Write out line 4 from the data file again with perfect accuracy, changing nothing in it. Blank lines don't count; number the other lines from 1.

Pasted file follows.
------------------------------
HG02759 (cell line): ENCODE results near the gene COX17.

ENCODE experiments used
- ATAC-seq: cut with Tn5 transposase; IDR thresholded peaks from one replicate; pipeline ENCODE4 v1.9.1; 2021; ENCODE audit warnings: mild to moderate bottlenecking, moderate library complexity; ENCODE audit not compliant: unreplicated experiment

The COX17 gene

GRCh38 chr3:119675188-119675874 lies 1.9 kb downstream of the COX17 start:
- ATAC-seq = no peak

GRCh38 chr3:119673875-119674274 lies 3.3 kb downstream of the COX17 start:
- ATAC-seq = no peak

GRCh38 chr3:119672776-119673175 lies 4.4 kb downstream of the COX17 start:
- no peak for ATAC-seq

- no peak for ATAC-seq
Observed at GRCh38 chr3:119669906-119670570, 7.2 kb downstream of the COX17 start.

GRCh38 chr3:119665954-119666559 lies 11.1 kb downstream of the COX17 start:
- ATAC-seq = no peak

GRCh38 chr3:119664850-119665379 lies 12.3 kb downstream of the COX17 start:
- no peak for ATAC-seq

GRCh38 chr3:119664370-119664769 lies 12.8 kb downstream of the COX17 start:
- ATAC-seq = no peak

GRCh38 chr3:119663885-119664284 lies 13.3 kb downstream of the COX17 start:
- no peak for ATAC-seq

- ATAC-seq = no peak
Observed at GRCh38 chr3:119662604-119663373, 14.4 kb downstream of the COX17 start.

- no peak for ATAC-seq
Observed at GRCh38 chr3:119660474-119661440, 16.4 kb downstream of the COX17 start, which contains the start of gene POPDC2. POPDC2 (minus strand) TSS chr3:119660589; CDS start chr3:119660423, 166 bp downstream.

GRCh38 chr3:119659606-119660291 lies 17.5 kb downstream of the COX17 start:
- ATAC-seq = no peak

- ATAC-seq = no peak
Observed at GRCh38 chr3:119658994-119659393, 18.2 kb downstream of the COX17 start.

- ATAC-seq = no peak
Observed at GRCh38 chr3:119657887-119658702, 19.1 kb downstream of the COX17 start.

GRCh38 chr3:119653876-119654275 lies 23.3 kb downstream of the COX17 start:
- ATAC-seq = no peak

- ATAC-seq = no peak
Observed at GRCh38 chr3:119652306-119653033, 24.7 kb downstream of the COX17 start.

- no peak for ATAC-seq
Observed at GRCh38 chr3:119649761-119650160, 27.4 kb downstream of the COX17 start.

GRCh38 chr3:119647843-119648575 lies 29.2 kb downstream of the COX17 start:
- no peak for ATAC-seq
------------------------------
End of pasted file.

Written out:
The COX17 gene